By Rukmini Callimachi and Eric Schmitt
April 25, 2019
A bearded man wearing a heavy backpack and sandals walks deliberately across the courtyard of St. Sebastian’s Church in Sri Lanka on Easter Sunday. Moments later, he slips past the pews where women are sitting with their hair covered in veils of white lace, then detonates a bomb.
The explosion that followed — one of numerous blasts unleashed by eight suicide bombers at six sites in three cities — was strong enough to blow the tiles off the church roof.
At least 250 people died in the coordinated attacks, which were believed to have been carried out by a local cell that had pledged allegiance to the Islamic State. That would make it one of the deadliest attacks carried out by the group, nearly twice as lethal as the 2015 Paris attacks.
Just four weeks after the ISIS caliphate was erased in Iraq and Syria — and four months after President Trump first claimed the group was defeated — the terrorist group has reminded the world in dramatic fashion that it does not need to control territory to be a major threat.
“ISIS is not in disarray; it’s not ‘defeated,’” Laith Alkhouri, a senior director at Flashpoint, which assesses the global terrorist threat, said in a Twitter post on Wednesday. “It’s not a membership-based organization. It’s skilled at reorganizing and modifying its strategy to fit the evolving security landscape around the world.”
Experts say the group has simply pivoted to exploit the resources at hand and the notoriety it has banked as a global brand. With its command-and-control hierarchy in Syria and Iraq seriously degraded, it has become more decentralized, turning to its affiliates further afield to spread its message and mayhem.
“As its core weakens, its peripheries will become more dangerous,” Charlie Winter, a senior research fellow at the International Center for the Study of Radicalization at King’s College London, tweeted on Thursday.
The Islamic State has always seen the caliphate as a global project, and despite the loss of territory in Iraq and Syria has continued to expand abroad.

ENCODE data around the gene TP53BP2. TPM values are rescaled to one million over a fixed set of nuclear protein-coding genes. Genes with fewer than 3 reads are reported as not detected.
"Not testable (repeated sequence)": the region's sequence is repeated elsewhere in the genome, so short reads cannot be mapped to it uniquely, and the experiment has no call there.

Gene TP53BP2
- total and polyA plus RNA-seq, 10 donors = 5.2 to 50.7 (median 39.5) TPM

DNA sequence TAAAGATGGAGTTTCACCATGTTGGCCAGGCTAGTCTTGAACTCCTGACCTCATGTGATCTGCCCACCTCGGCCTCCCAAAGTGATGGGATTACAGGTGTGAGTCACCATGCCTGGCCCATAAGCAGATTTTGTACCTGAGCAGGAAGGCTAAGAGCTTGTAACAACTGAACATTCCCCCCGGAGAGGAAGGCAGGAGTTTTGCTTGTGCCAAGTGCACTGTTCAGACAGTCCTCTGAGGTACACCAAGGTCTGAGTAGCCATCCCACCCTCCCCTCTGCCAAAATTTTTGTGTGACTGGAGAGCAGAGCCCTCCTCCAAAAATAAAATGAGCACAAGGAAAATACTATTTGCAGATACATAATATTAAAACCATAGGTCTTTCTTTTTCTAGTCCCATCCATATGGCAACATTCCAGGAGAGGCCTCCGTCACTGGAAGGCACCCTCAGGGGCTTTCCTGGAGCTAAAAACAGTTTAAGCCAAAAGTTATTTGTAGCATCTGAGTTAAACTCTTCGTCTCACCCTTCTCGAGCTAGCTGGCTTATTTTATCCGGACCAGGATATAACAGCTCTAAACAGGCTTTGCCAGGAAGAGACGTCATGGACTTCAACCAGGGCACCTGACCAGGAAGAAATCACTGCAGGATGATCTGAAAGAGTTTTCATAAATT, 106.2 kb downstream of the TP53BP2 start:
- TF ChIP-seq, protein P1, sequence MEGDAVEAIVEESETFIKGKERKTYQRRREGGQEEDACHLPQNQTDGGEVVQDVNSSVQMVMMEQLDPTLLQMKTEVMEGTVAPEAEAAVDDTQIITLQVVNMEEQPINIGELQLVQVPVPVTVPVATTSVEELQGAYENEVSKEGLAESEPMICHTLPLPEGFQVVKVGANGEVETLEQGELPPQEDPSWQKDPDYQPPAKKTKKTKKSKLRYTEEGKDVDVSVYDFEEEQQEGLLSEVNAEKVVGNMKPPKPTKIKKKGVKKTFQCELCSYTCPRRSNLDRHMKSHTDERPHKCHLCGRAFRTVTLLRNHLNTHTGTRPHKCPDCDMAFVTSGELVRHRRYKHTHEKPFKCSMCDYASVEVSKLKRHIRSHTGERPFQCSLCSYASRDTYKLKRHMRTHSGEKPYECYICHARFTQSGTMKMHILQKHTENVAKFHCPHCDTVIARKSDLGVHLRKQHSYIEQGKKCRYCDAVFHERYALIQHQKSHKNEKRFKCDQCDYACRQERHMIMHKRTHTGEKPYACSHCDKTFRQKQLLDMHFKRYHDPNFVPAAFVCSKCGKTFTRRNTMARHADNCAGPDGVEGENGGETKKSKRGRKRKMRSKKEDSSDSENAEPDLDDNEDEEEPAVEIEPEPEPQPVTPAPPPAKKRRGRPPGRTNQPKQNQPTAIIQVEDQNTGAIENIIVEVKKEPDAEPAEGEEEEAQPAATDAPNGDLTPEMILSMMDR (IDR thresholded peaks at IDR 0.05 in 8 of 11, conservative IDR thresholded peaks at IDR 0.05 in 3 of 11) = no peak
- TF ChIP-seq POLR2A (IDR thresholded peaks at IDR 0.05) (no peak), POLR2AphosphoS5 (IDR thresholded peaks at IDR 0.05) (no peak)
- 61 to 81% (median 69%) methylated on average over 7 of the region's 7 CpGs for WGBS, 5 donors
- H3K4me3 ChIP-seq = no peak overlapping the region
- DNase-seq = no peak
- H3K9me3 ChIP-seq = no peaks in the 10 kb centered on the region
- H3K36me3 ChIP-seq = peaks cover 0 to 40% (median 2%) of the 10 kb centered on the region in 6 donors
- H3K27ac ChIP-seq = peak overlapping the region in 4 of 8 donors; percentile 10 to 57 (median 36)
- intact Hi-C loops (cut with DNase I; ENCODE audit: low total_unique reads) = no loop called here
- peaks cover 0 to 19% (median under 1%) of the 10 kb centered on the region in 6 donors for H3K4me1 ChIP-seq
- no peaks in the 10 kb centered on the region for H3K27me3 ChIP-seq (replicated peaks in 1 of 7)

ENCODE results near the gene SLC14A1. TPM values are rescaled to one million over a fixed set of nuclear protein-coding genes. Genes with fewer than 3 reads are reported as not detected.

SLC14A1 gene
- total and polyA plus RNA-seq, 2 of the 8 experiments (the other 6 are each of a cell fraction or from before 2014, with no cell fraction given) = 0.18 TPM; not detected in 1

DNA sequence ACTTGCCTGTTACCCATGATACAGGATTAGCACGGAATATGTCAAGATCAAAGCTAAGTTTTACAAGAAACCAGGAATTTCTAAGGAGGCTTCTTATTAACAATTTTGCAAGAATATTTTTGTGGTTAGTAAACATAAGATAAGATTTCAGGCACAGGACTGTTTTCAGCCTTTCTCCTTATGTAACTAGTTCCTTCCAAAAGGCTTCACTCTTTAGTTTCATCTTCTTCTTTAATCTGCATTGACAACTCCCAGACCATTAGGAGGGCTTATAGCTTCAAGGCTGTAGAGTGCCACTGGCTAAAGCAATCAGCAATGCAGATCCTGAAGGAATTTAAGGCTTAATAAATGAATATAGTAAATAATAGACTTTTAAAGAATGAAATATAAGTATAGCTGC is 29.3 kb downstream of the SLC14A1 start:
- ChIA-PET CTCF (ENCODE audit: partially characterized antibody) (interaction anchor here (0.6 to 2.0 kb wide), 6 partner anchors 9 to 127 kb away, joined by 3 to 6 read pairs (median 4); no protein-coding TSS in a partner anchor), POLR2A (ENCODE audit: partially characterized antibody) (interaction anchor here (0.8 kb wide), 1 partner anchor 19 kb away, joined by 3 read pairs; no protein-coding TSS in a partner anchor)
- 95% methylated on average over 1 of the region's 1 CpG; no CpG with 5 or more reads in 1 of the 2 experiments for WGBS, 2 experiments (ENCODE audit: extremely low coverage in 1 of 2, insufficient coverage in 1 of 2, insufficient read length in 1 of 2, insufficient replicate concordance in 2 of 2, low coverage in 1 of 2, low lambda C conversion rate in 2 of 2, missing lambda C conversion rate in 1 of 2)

When the remnants of Al Qaeda were driven from Afghanistan in 2002, the group was also forced to become more decentralized, turning to foreign franchises in places like Yemen, Iraq and northern Africa to regenerate. But unlike Al Qaeda then, the Islamic State already has numerous affiliates around the globe, an influential media ministry and thousands of fighters still underground in the group’s home base in Iraq and Syria.
As early as 2015, ISIS began instructing recruits to migrate to territory held by its overseas affiliates. And in a development sometimes missed by local officials abroad, it began signing up kindred local groups in distant outposts.
“Rather than building up membership from scratch, the group poaches members from existing hard-liner groups, or oftentimes the entire groups themselves,” wrote Rita Katz, a co-founder of SITE Intelligence Group, which monitors extremist propaganda.
In the Philippines, ISIS recruited insurgents from Abu Sayyaf to create what it considers its East Asia Province, which carried out an attack on a cathedral in January, killing 23 people. The ISIS affiliate in Afghanistan has swallowed whole units of Taliban fighters.
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More recently, it cobbled together a new “province” in the Democratic Republic of Congo by recruiting members of the Allied Democratic Forces rebel group, which received cash transfers from an ISIS financier.
These groups have felt little impact from the loss of territory in Iraq and Syria, and need no direct communication from the Islamic State to understand its objectives, which the terrorist group broadcasts in regular audio messages.
“They understand that the mission within their geographies is to amplify operations against law enforcement, military and, yes, non-Muslim and Shia groups,” Mr. Alkhouri said.
They also have local knowledge that can help identify seams in a country’s defenses — like the fact that after a 26-year military campaign against ethnic Tamil insurgents, most of whom are Hindu, Sri Lankan security officials were more focused on them than on Islamist extremists.
That blind spot may have contributed to Sri Lankan officials’ failure to act on warnings by Indian intelligence of a plot to bomb churches.
“When combined with ISIS’ technical know-how and expertise, the combination with the local knowledge of more parochial groups can have devastating effects,” said Colin P. Clarke, a senior fellow at the Soufan Center, a research organization for global security issues.
And now that it has lost its safe haven in the Middle East, the Islamic State may be increasingly relying there on the model it perfected abroad.
The group’s leader, Abu Bakr al-Baghdadi, has gone underground and is believed to communicate only by personal courier, but its fighters communicate freely by encrypted apps.